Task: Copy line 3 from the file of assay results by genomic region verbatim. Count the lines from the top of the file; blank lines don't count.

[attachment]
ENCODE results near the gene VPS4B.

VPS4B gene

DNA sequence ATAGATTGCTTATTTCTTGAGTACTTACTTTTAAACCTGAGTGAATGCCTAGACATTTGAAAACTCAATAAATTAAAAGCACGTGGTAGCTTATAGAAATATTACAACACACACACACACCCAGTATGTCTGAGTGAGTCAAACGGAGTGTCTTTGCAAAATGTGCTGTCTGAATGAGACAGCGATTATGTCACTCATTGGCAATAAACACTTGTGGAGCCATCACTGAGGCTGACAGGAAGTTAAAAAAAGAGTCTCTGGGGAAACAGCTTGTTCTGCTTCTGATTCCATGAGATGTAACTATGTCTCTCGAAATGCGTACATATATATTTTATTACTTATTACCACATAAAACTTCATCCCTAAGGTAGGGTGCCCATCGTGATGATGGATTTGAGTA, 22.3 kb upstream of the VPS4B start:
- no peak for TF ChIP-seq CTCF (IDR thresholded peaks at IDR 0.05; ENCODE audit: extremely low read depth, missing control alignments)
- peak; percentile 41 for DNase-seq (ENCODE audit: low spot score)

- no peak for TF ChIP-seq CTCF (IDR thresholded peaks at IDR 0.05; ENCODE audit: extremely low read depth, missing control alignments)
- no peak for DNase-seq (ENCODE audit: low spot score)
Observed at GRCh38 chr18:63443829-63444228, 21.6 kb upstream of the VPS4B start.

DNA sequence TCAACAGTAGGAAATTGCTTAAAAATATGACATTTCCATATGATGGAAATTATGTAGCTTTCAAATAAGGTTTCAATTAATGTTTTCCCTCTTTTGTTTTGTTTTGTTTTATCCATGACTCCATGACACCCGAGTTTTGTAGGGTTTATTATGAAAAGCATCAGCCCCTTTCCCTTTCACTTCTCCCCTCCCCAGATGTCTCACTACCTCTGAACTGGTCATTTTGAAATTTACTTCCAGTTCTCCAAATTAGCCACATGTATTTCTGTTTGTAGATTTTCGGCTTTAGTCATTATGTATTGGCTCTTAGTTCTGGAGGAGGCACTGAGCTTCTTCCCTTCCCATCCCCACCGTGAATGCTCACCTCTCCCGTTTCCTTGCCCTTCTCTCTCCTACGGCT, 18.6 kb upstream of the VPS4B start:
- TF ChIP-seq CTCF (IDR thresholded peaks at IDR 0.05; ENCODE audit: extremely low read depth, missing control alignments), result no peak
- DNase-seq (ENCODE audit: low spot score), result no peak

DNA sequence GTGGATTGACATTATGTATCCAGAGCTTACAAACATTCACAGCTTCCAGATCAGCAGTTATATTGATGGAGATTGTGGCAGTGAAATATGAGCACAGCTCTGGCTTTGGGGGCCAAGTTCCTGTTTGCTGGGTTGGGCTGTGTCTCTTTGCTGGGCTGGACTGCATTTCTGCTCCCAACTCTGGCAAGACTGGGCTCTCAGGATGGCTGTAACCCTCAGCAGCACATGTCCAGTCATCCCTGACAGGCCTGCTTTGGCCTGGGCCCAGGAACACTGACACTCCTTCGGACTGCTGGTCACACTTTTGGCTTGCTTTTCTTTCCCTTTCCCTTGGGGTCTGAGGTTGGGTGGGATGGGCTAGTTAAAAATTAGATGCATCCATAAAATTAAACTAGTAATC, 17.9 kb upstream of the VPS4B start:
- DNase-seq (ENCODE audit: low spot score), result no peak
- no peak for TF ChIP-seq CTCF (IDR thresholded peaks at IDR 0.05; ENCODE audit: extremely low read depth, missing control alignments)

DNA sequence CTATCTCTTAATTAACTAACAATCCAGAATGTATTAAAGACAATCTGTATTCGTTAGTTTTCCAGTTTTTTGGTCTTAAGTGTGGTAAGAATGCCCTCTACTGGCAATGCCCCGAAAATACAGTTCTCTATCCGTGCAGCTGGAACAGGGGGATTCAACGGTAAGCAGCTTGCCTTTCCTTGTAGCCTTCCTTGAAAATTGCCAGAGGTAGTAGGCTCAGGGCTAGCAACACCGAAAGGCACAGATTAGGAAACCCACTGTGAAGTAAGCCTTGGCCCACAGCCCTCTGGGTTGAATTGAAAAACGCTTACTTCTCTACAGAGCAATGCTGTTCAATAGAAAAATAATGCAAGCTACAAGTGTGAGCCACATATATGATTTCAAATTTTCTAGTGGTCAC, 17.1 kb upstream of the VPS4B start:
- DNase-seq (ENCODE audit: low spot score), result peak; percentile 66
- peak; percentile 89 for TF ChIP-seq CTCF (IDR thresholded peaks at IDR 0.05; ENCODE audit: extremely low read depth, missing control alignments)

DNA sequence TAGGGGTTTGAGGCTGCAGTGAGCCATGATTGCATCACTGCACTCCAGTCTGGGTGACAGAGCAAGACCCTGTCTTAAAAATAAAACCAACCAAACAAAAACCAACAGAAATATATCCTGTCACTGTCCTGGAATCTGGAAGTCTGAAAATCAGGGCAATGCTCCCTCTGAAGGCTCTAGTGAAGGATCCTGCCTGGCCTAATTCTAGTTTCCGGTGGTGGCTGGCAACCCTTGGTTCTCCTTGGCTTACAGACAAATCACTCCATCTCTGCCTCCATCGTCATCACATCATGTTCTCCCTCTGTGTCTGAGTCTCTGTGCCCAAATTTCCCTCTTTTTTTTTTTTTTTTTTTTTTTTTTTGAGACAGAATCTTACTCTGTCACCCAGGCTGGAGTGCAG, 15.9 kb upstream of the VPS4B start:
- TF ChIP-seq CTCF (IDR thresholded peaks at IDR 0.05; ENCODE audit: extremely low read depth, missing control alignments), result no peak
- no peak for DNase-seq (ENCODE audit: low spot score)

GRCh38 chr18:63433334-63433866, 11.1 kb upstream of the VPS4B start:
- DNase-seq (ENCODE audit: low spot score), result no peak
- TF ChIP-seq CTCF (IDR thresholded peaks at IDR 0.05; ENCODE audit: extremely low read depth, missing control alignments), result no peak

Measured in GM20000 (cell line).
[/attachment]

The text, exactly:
DNA sequence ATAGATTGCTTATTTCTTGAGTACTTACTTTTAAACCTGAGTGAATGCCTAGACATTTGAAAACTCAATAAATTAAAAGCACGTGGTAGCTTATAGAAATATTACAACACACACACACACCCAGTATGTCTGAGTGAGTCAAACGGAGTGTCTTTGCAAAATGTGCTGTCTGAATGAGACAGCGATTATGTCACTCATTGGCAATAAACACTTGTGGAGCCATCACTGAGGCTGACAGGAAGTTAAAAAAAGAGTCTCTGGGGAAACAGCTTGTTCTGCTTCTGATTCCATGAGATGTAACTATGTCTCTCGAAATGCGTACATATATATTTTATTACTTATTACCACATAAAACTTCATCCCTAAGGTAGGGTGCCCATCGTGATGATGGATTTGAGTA, 22.3 kb upstream of the VPS4B start: